Gilgamesh and human relationship

Gilgamesh and the Bible

gilgamesh and human relationship

In all the ways that Gilgamesh is kingly and "civilized," Enkidu reflects the natural world But what about Humbaba, who guards the Cedar Forest from humans?. While the epic of Gilgamesh is best known for its themes of friendship, the idea of Humbaba is what keeps humans living in fear, shaking in their and saw in the catastrophic scenarios described in the article a relation. At the same time, the relations between humans and deities can be destructive and In the Epic of Gilgamesh, Scorpion People are liminal creatures. As well as .

Later, Utnapishtim tells Gilgamesh that he can become an immortal if he achieves to stay awake for six days and seven nights.

Gilgamesh accepts this and he sits on the shore. However, he falls asleep and he loses his chance to become an immortal.

gilgamesh and human relationship

Utnapishtim by pitying him tells him about a magic plant but Gilgamesh fails again keeping this magic plant that would make Gilgamesh young again. At the end of the epic, Gilgamesh returns to his city. In this paragraph, I want to talk little bit about alter-ego conception. Id is the animal part of human beings which is full of desires, appetites and away from reason.

Id can be very dangerous for people who cannot satisfy their desires because id is also a place where emotions are located and in addition to love, pity, humans have feelings like hatred, anger etc. Ego is the place of rationality and helps people in acting reasonably to satisfy their desires.

Religion and Humanity in Mesopotamian Myth and Epic

Superego similar to ego tries to suppress uncontrolled and wild desires of id and orientates individuals to act flawlessly. Superego tries to direct ego to act on the basis of ethics more than rationality in Freudian thought.

Turning back to alter-ego, we can say that alter-ego is something different from id, ego and superego, it symbolizes the complementary and opposite part of a person. When we analyze Gilgamesh from a Freudian perspective, we can first underline his aspect that he is a creature half-human and half-God.

Enkidu on the other hand, is a creature created by Gods as half-animal [2] and half-human. We can clearly notice that Enkidu is the other self of the Gilgamesh which balances him and make him a human being.

gilgamesh and human relationship

Without Enkidu, Gilgamesh is a living above humans so, he acts cruelly to other people, forces women to sleep with him and makes many cruelties to his people who are inferior to him. However, with the addition of Enkidu who is inferior from humans and close to animals, Gilgamesh finds himself equal with other humans.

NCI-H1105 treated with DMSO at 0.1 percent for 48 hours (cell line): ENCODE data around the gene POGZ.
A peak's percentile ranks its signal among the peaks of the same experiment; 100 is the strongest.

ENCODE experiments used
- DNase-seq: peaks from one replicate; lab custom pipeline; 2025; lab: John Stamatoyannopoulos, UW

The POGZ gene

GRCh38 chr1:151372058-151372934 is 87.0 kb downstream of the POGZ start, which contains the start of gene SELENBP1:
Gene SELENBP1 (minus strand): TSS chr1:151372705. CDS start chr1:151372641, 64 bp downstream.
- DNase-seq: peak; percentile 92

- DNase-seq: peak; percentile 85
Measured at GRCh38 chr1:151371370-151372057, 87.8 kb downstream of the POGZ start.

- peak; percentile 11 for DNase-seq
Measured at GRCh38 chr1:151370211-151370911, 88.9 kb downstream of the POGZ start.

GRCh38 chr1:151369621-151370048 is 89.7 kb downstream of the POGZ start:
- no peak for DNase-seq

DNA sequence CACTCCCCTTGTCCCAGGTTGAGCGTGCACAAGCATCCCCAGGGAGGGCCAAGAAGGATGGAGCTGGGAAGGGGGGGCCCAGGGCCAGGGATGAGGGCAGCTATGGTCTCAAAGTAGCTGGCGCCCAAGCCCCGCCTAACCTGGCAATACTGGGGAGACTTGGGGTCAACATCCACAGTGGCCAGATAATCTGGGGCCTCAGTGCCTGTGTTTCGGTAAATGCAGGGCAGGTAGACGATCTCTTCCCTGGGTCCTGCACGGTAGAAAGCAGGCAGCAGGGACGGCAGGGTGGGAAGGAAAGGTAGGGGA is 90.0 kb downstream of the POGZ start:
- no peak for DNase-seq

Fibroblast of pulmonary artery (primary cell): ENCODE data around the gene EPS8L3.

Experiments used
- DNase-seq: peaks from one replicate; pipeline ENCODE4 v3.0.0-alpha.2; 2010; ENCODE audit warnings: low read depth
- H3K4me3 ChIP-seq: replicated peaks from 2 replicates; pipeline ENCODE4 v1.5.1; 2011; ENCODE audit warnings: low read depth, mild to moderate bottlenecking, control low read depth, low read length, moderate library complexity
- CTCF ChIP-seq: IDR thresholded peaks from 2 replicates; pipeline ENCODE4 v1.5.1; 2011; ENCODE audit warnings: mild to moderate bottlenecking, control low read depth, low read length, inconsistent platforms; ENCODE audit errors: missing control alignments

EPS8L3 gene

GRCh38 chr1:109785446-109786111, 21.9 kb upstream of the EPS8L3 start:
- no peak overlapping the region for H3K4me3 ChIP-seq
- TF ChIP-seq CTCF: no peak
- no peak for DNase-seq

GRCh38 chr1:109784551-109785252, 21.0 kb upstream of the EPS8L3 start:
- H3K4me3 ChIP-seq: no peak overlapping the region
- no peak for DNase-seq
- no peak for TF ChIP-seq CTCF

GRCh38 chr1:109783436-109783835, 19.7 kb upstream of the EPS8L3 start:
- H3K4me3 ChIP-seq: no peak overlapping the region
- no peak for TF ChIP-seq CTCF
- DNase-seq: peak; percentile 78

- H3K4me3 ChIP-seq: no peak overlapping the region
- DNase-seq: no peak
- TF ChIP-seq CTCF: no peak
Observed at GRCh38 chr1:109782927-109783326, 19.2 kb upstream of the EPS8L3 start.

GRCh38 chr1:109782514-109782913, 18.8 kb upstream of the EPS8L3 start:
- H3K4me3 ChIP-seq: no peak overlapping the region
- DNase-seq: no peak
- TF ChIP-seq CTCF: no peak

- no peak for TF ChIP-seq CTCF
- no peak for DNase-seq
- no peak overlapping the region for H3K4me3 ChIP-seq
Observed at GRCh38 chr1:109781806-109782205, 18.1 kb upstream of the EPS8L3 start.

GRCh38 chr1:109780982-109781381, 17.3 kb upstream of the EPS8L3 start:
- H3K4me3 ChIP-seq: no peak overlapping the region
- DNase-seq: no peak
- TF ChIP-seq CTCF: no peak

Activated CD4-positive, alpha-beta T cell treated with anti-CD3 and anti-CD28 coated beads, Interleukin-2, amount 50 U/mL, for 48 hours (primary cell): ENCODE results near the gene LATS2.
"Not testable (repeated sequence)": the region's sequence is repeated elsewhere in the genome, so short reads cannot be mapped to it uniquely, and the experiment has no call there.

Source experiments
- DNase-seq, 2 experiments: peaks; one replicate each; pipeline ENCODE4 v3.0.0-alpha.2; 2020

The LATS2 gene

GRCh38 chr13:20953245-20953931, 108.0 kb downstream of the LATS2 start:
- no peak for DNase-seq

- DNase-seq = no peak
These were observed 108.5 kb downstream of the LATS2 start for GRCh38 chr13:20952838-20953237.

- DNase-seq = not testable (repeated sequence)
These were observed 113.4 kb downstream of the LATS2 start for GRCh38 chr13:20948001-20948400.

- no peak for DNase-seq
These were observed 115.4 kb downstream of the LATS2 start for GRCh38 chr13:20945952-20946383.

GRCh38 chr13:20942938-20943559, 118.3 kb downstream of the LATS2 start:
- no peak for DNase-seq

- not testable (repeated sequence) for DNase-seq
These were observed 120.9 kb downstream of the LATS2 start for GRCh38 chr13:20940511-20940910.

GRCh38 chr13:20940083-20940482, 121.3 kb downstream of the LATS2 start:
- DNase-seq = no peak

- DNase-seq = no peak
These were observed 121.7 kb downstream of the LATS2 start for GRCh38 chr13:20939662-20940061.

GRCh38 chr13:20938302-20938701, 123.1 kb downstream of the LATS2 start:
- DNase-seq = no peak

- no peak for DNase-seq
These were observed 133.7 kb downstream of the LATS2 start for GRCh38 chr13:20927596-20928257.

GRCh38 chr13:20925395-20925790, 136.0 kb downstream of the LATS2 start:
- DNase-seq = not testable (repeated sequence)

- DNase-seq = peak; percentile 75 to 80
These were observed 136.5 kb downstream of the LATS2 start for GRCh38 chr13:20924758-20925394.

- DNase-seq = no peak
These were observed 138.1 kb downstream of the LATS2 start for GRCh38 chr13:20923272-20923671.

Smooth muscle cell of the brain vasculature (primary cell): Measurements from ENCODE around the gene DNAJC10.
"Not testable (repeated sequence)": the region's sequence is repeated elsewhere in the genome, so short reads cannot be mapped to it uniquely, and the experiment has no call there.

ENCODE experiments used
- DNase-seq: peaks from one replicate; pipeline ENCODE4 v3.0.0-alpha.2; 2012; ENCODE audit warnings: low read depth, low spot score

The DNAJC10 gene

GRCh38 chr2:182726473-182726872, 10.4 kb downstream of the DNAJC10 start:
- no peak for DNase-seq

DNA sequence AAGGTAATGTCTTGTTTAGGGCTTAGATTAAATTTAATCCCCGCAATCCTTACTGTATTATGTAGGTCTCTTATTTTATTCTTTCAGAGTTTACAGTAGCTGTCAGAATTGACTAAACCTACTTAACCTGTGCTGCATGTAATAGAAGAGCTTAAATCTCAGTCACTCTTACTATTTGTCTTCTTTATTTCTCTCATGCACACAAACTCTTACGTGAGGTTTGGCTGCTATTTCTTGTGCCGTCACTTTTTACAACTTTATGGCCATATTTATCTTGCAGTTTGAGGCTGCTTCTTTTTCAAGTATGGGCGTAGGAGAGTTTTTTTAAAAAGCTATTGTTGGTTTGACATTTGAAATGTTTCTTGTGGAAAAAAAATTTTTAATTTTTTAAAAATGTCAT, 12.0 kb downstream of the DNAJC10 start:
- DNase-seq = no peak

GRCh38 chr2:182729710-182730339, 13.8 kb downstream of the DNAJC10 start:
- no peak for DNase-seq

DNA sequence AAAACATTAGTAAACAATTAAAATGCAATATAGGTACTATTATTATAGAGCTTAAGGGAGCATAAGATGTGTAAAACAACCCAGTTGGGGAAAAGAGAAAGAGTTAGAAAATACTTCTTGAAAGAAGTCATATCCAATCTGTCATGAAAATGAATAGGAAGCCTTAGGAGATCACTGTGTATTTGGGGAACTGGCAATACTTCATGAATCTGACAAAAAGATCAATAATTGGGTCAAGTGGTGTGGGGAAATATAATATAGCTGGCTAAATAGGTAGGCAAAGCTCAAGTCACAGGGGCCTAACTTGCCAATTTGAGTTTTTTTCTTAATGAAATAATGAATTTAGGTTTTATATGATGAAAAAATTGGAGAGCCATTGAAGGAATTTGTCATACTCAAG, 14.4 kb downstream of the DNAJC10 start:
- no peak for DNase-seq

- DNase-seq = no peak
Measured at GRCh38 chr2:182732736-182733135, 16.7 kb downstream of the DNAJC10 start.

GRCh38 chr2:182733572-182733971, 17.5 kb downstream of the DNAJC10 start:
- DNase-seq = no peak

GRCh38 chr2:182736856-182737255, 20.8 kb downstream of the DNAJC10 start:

• Relation between the “Epic of Gilgamesh” and “Genesis”

They together make heroic things; Gilgamesh does not continue to act cruelly to the people of his city Uruk. Enkidu is not civilized and rational unlike Gilgamesh although they both have strong ids to be satisfied.

Enkidu can be easily deceived like he was deceived in the forest by Shamhat, the prostitute. There is also a kind of homo-erotic relationship between Enkidu and Gilgamesh which can be explained as the strong attraction and the need to become complete of both sides namely, Enkidu and Gilgamesh. Gilgamesh also represents the group of elites elitism contrary to Enkidu who is more of a ordinary person. That is why Enkidu attacks Gilgamesh in the name of people whose wives are forced to make love by Gilgamesh on the first day of their weddings.

That is why they begin to fight. However, they end up kissing each other and making peace. This is like an uprising of the people against their rulers but finally the restoration of order by a kind of agreement between people and ruler. They know that both sides need and complement each other alter-ego — ego relationship and that is why peace is consolidated with the wishes of both sides. After unifying their power, instead of terrorizing people, Gilgamesh begins thinking about making good to people.

Although Gilgamesh is very willingly to make this journey to kill Humbaba, Enkidu seems involuntary. However, again they complement each other because Gilgamesh inspires Enkidu courage and Enkidu helps him finding Humbaba in the forest. However, the death of Enkidu later again makes Gilgamesh to lose his balance and to seek immortality to become a God.

Am I not like Enkidu? His godlike nature appears again after the loss of his animalistic alter-ego Enkidu. Other stories that included the subject of wide-scale flood, which displaces or wipes out humans that inhabit the world include the Myth of Ziusudra, Atrahasis, and Genesis, through which there are many similarities and distinctions. The similarities are interesting and useful to students of mythology and anthropology for obvious reasons, since the motifs can be traced through space and time giving evidence that these cultures had ties to each other.

The distinctions are, likewise, useful but perhaps for less obvious reasons. Where the stories depart can show how cultures evolve, differ, or intentionally accept or reject the motifs of other, contemporaneous or preceding cultures.

In looking first at the similarities, the evolution of the flood myth can be examined. Ziusudra, from a Sumerian tablet dating to around BCE, provides a flood myth among the oldest in known literature. Ziusudra escapes the flood, which lasts seven days and seven nights by boat, to the island of Dilmun, where he prostates himself before the gods.